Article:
Two ways you’ll know if your bilge pump system fails. One of them isn’t pretty.

Some boaters install a second float switch wired to an alarm. This one sells for about $72.

No matter how much we use our boats to fish and cruise there is one place where they spend lots of time: at the dock. A boat is four times more likely to sink at the dock than at sea. Protect your investment by making sure your bilge system is operating properly and your high-water alarm is fully functional,
and loud.

Every boat is unique in design and you should know your vessel’s idiosyncrasies.

I have had a number of boats over the years and they all had some peculiarities related to water drainage
off the deck, around in-deck hatches, and from the livewell—well you get the idea. One even had a slow leak that took months to find and fix. Oftentimes poor design or modifications over the life of a boat will alter drainage water flow in critical areas. Investigate your own boat and know its vulnerabilities.

For instance, my 25-foot center console had a large in-deck livewell with a drain plug in the bottom and a large overflow exiting via the transom. It took a near sinking for me to realize the potential disaster
of leaving the drain plug out with the overflow open. I had another vessel that had a self-bailing deck as long as no one was on the boat or there wasn’t too much equipment aboard, but once a little weight was added—no longer self-bailing.

Lots of flats boats fall into this category.

A large charterboat I owned had cockpit deck hatches that allowed water to drain directly to the bilge, not normally a problem but couple that with some heavy rain and a faulty bilge pump and you can see the issue.

Protect your boat and yourself from unpleasant surprises by caring for your bilge pumps, bilge switches and their related electrical gear in the proper manner. Added protection, normally mandated by your insurance policy, should be a bilge high-water alarm—which can be as simple as a float switch coupled to a loud horn.

Each time you head out to sea, or at least once a week when your boat is sitting at the dock, or pre- or post-storm, you will need to check certain things related to your bilge and high water alarm. Here is a list:

1.Make sure all needed drain plugs are properly secured in place.
2.Make sure all deck drains and scuppers are clear of debris.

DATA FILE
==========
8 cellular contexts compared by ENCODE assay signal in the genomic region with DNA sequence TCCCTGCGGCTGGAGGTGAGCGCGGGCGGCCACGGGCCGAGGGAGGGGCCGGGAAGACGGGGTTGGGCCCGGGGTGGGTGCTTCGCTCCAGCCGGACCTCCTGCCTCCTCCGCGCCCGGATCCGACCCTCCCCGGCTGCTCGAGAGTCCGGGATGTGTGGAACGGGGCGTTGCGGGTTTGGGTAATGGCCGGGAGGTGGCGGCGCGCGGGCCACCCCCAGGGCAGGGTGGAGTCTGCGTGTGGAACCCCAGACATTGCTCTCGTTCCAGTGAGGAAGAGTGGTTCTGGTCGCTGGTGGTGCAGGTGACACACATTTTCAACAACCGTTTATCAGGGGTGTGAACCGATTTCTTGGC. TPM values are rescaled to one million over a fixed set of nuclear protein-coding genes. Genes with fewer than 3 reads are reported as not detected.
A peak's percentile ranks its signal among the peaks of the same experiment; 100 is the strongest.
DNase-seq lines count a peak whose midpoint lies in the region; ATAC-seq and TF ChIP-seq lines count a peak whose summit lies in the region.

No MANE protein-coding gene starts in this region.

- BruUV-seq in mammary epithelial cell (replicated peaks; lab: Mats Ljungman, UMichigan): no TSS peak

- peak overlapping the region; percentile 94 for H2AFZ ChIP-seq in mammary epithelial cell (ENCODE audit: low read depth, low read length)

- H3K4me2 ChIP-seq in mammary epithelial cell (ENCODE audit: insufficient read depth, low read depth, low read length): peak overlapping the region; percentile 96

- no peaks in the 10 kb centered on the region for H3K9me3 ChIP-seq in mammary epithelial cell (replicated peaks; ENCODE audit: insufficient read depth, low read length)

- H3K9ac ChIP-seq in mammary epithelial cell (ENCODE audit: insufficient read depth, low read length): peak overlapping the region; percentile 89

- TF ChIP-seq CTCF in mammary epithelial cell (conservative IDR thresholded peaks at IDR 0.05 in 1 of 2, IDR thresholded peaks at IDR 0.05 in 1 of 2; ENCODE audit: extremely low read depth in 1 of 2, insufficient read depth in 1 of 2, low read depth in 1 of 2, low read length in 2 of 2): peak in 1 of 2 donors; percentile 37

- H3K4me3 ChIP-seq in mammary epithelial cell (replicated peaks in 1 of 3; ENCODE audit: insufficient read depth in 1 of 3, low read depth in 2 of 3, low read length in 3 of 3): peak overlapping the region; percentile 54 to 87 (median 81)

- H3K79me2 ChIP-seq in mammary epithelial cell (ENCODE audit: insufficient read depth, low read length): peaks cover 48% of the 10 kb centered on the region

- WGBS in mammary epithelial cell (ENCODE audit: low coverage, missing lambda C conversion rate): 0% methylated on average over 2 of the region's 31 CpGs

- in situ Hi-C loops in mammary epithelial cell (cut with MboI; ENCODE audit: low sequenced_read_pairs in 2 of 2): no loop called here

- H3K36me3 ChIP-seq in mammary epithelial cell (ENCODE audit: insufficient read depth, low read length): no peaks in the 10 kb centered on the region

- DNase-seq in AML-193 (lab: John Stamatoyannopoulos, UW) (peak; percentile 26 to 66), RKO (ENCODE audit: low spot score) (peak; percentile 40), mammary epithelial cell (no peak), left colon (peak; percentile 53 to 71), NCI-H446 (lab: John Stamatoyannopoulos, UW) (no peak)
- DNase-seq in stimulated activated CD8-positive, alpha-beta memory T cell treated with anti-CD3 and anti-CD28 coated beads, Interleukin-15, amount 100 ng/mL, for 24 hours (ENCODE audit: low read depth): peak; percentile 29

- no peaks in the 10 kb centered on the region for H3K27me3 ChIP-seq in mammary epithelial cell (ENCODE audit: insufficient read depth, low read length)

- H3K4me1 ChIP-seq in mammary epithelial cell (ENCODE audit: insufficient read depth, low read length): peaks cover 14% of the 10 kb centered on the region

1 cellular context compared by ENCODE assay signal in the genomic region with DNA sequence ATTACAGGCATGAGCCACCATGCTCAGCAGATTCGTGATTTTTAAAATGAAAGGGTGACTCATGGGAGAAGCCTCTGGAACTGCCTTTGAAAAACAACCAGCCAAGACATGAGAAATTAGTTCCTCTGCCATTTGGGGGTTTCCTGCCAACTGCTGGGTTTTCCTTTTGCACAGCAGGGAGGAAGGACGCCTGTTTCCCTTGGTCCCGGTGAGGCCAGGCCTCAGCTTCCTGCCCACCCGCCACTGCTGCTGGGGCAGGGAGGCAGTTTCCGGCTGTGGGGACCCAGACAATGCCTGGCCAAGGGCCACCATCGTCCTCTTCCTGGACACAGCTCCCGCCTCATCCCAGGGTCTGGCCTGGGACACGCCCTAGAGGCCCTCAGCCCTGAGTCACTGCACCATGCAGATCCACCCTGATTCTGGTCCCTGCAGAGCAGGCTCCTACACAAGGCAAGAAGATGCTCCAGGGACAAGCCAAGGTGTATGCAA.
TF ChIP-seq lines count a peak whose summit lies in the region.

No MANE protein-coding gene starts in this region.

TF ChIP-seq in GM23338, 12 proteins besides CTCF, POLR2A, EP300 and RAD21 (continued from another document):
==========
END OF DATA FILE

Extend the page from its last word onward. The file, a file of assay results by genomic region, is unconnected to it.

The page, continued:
3.Make sure all deck hatches are in place and properly secured.
4.Make sure your bilge water is clear of debris that could interfere with proper float switch operation.
5.Make sure your battery system is fully charged with no current leaks.
6.Make sure your bilge switch is properly
positioned for automatic operation.
7.Check to see that all electrical connections
to your bilge and high-water alarm are corrosion free and properly secured.
8.Carefully examine all the hose, hose clamps, and fittings connected to your bilge pump for leakage or corrosion.
9.Make sure your bilge pump is mounted
10.Make sure your bilge drain hose is properly secured and supported. (They get very heavy when filled with water.)
11.Operate your bilge pump and check for proper operation using both the manual
switch and float switch.
12.Check for proper operation of your high-water alarm system. The louder the better.

High Tech in Play

As I said before, a high water alarm can be as simple as a float switch and a horn or it can be much more sophisticated. A variety of monitoring systems from companies such as Boat Nanny, Marine Guard, GOST, and several others can be installed with high water sensing as well as a number of other sensing and security capabilities.

These systems will notify you directly via text message or email should an alarm go off on your boat. For those of us who are away from our boat while it is docked, these automatic notification systems can be a very important added feature. FS

First Published Florida Sportsman August 2013

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